Startups that are looking for funding might think an innovative product or service is what will wow investors, but Erik Rannala, cofounder and managing partner of the seed-stage venture fund Mucker Capital, says that’s just one piece.
Investors are comparing your focus and strategies to winning companies, says Rannala, who led eBay’s premium features business from 2002 to 2005, during the time the company’s revenue grew from $124 million to $410 million. “We can usually tell if you’re firing arrows and then painting bull’s eyes around them,” he says.
Rannala chooses startups by looking for four characteristics that helped eBay become an e-commerce powerhouse:
Every business has to fill a need, but not all are truly focused on their customers. And while it sounds intuitive, a lot of businesses don’t have a clear picture of what the customer wants, says Rannala.
“This often happens in the tech or software world; the focus gets put on the product,” he says. “But you can get too focused on the product and not on the problem you’re solving or who your customer is. You never want to be a solution looking for a problem. You always want to identify a customer need, segment, or market opportunity first, and then build a product.”
One way to become customer-centric is to talk to customers and ask for their feedback. Another way is studying what customers do with your product.
“There is no substitute for actually talking to your customers,” says Rannala. “This was always a top priority for us at eBay. We had regular conference calls with power users, usually multiple times per week. We’d discuss their experiences and ask for feedback on new feature ideas.”
When Rannala invests in startups today, he looks for founders who are obsessed about doing the right thing for users: “Startups that have actual conversations with their customers pick up creative ideas and paths to improvement that number crunching in isolation will never uncover,” he says. “Conversations can sometimes validate your hypotheses before you ever write a line of code.”
Doomed startups tend to operate according to their own assumptions and opinions, while winning companies solve debates by testing and measuring results. eBay, for example, tests its products down to the smallest details, says Rannala.
“When my team wanted to introduce new features for sellers to promote their listings in search results, some of our colleagues hated the idea because they felt that the features cluttered the UI and were visually unappealing,” he says. “By testing the impact of listing upgrade features, we found that sponsored listings had dramatically higher conversion rates and commanded significantly higher prices.”
From the color of a button to its size or placement, things that seem like minor details had a massive impact on revenue and conversion rates, says Rannala. “The benefit to our users and impact on the bottom line was borne out in the data, irrespective of the diversity of opinions on design,” he says. “When you pitch investors, be prepared to discuss why you do the things you do. Are there sloppy assumptions or good data behind your decisions?”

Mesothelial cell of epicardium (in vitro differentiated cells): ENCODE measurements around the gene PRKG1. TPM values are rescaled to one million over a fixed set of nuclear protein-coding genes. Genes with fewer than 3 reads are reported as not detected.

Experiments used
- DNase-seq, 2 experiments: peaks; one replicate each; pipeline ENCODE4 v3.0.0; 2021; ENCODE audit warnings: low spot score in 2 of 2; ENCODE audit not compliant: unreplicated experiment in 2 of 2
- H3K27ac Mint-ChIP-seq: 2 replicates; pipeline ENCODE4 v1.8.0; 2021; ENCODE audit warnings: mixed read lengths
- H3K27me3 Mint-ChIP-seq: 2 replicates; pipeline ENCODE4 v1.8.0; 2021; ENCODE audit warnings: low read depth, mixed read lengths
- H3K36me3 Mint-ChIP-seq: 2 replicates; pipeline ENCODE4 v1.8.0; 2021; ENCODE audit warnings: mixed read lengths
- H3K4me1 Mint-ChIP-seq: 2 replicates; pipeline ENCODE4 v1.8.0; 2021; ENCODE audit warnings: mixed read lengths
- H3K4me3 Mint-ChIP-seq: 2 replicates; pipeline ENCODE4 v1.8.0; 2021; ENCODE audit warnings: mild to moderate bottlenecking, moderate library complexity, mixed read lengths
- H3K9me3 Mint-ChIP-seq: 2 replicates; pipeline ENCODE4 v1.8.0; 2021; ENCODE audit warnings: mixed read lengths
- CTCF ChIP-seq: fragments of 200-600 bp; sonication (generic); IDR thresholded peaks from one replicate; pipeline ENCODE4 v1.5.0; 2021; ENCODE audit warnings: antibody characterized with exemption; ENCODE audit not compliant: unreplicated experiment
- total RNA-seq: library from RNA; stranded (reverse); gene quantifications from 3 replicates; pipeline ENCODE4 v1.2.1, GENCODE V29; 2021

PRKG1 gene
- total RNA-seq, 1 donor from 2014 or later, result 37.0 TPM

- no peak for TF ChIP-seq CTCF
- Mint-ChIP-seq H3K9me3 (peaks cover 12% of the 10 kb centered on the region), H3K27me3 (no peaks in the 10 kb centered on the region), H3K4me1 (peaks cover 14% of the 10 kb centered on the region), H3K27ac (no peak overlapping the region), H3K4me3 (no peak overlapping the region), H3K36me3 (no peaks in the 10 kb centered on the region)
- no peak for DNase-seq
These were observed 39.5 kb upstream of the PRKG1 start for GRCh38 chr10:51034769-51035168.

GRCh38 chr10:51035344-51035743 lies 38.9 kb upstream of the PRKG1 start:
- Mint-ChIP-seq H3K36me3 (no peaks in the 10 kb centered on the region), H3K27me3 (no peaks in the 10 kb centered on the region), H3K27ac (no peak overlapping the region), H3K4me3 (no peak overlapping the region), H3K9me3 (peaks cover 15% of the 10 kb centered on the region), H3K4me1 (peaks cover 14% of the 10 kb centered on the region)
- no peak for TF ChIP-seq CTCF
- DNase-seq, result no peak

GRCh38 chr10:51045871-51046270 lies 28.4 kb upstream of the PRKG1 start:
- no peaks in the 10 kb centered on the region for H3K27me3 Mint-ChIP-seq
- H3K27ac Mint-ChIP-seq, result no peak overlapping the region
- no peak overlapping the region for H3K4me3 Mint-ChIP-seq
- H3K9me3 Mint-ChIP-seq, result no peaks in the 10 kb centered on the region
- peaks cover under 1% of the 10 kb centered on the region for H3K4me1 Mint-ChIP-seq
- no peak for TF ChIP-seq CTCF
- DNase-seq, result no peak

If you’re not looking at data in a granular way, it will be impossible to manage or grow your business. While measuring and testing are related, they aren’t necessarily the same things, says Rannala. “You can measure outcomes that aren’t tied to any particular hypothesis, and that data can still be incredibly valuable,” he says. “Measuring is as much about awareness as it is about evaluating the results of particular experiments.”
At eBay, for example, Rannala knew that sponsored listings worked, and he set out to measure their value by running detailed studies about the impact and ROI of these features.
“Testing can validate an idea, but to tell a good story to investors or customers, you have to measure everything you do and understand the implications and opportunities for your business,” he says. “We drove adoption and revenue by marketing those findings to sellers.”
A company’s culture is driven early on by its founders, and successful startups have founders that understand this fact. As a business grows and people get disconnected from the founder, however, hiring becomes critical because the culture becomes the sum of the company’s people.
“One employee can change your culture, and hiring is super important,” says Rannala. “It sounds harsh, but a lot of early-stage companies grow dollar by dollar and have no capacity for folks who aren’t adding value. It robs resources and affects morale.”
Investors will judge founders by the quality of the people they hire, and Rannala says a red flag for him is a team with lots of self-proclaimed “experts” who lack any notable evidence in their professional or personal lives to back it up.
“At eBay, I found that the best people I hired often may have had no applicable experience to eBay; however, they had intellectual curiosity, raw horsepower, and a bias for execution and just getting things done,” he says. “They were exceptional in their careers, education, and personal lives. They were independent thinkers willing to test their ideas to see if they were any good. They were willing and capable of learning any skills they lacked.”
When investors ask why you hired so-and-so, what will be your answer? asks Rannala. “Did you need a warm body with the right skills, or did you hunt relentlessly for an uncompromising superstar who will radically impact your company?” he says.
This article was from Fast Company and was legally licensed through the NewsCred publisher network.